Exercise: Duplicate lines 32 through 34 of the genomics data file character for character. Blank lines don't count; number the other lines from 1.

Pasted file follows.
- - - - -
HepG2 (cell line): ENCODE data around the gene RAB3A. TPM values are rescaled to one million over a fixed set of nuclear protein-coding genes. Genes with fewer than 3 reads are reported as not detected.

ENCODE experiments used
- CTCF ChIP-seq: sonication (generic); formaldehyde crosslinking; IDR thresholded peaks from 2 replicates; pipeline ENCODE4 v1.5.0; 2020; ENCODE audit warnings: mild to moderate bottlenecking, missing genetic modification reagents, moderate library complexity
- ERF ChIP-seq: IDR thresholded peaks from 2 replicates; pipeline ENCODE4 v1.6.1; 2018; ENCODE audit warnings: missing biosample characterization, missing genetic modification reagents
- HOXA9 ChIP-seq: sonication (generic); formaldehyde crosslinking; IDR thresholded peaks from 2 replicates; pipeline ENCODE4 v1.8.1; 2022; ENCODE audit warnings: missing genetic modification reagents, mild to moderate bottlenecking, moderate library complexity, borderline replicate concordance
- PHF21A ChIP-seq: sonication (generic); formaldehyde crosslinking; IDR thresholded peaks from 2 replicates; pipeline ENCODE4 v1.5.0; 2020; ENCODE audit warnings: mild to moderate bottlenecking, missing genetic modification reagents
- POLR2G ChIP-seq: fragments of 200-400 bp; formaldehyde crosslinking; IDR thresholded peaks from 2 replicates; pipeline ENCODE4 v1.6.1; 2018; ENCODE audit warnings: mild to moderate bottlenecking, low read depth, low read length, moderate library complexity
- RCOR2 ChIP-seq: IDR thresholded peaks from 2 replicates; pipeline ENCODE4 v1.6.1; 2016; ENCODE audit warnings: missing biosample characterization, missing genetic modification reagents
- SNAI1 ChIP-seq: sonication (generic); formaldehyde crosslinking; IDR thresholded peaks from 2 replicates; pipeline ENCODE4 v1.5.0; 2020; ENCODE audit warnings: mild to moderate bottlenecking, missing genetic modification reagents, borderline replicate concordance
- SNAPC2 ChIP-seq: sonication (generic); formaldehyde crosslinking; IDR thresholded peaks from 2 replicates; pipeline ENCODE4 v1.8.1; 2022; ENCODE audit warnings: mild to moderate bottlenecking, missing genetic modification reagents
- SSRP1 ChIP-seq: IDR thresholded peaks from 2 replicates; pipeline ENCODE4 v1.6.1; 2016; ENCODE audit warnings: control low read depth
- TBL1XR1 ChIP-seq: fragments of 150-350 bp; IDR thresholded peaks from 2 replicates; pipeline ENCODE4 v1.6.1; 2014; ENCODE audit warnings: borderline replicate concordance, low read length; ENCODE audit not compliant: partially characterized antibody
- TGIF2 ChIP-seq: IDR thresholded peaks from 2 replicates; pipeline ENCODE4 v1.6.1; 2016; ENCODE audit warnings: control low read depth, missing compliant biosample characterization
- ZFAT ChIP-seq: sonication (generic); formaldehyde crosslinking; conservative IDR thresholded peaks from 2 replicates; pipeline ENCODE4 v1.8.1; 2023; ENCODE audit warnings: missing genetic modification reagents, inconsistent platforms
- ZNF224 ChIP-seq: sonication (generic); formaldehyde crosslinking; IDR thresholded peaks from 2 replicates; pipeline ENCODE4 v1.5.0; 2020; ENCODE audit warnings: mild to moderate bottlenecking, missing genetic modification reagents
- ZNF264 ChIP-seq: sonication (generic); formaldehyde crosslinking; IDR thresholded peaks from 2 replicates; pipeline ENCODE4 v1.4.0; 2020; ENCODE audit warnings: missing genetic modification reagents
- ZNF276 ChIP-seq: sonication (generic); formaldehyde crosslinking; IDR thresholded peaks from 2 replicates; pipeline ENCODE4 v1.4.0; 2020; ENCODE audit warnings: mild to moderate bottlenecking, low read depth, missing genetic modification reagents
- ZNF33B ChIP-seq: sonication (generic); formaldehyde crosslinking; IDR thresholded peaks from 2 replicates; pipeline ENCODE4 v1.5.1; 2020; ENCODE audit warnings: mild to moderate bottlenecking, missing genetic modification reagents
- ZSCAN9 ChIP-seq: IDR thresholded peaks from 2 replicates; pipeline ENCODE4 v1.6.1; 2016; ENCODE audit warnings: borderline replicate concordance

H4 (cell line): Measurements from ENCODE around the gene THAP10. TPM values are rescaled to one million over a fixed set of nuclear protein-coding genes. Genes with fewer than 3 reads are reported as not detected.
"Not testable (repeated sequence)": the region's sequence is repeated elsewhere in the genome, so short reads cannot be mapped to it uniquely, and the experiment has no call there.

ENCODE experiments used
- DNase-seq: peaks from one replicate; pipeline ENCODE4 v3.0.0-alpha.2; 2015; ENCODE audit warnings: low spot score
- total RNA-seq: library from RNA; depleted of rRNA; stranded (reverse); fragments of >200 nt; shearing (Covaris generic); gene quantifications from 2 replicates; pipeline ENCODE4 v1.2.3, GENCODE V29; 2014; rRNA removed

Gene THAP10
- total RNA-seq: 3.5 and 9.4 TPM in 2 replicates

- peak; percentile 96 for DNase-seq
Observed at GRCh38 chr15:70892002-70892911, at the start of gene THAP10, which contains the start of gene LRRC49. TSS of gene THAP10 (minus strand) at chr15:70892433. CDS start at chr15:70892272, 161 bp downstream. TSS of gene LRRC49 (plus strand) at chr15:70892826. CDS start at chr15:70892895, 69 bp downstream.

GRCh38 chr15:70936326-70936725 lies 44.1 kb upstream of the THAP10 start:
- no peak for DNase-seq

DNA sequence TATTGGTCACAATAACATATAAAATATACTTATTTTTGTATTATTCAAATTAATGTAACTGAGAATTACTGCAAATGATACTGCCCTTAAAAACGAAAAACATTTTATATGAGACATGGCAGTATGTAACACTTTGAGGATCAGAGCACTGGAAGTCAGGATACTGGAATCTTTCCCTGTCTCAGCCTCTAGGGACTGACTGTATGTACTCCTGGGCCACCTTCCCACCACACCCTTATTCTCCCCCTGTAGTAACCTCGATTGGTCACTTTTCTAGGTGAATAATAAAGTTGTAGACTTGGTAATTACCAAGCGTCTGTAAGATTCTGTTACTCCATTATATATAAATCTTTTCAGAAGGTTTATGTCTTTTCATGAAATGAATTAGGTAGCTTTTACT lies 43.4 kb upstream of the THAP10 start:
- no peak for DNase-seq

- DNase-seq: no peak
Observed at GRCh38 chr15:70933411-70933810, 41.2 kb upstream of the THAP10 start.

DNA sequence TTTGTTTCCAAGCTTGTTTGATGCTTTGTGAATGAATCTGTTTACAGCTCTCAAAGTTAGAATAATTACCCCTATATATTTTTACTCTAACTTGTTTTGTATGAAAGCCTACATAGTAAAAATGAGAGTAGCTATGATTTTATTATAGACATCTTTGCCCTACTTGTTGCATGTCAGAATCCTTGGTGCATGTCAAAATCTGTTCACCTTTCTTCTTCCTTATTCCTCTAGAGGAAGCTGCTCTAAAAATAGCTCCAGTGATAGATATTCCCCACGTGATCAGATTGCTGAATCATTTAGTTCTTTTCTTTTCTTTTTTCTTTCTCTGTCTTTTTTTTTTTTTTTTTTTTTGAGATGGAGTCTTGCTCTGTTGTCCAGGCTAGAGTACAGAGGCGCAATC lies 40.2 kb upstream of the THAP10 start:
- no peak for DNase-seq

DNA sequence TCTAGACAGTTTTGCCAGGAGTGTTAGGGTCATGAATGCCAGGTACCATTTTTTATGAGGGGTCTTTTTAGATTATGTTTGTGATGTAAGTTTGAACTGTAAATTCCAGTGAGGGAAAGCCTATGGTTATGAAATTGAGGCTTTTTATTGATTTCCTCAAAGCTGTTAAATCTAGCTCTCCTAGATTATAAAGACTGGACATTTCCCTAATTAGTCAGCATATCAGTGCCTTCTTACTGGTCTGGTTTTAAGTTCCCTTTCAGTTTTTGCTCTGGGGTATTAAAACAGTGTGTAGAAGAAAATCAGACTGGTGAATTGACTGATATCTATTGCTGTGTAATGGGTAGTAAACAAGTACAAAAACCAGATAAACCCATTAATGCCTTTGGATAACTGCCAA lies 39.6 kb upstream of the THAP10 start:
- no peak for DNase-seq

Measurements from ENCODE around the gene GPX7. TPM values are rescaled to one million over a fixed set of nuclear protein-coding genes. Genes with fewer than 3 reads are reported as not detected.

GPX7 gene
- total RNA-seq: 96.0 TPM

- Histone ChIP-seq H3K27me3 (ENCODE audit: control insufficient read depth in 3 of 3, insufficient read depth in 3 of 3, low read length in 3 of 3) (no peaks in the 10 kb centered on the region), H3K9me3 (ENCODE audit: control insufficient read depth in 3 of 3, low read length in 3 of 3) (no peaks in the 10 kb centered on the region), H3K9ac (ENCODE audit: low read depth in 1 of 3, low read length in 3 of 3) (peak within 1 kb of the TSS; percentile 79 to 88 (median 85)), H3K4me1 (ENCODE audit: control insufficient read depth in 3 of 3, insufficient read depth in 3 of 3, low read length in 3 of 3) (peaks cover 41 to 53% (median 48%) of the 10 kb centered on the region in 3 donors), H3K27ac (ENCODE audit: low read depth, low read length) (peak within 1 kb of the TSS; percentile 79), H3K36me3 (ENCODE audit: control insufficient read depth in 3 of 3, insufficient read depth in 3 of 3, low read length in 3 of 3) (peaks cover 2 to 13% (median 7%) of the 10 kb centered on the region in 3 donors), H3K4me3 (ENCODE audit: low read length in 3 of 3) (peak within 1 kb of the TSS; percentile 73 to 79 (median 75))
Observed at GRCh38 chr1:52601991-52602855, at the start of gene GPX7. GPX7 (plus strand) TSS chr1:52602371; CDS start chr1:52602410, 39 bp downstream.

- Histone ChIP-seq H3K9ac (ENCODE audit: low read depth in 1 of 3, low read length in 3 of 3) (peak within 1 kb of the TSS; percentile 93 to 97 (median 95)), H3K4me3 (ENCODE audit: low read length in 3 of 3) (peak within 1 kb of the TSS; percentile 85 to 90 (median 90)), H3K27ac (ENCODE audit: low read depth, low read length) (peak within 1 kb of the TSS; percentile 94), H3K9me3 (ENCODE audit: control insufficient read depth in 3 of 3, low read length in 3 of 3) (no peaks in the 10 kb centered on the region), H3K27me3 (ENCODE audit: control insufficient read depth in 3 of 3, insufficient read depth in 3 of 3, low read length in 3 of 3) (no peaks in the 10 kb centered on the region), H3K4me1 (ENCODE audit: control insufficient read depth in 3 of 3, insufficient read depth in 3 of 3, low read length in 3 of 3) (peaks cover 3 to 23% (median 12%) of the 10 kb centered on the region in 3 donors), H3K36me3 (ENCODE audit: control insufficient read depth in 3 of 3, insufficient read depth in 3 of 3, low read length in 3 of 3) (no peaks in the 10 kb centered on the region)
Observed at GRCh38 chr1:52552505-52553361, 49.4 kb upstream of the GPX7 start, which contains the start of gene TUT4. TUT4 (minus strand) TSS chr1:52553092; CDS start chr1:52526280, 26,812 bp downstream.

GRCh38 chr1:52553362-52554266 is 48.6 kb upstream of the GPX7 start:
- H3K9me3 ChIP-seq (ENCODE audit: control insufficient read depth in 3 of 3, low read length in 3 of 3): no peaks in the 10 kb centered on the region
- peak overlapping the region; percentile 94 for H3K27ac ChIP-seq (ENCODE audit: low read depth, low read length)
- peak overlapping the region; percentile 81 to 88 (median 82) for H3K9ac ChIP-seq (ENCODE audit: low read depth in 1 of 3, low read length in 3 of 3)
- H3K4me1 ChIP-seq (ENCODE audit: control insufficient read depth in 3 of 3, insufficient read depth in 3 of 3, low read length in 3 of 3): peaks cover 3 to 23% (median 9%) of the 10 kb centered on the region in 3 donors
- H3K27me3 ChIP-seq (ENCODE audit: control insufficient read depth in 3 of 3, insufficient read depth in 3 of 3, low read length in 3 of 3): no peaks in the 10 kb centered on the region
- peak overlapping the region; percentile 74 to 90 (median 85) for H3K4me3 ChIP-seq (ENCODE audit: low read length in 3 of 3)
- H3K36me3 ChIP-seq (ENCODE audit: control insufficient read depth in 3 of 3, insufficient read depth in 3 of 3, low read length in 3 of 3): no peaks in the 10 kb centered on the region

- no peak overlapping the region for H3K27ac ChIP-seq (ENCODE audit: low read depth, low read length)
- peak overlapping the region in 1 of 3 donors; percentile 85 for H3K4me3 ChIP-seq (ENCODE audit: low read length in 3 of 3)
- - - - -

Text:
- no peak for DNase-seq

- DNase-seq: no peak
Observed at GRCh38 chr15:70933411-70933810, 41.2 kb upstream of the THAP10 start.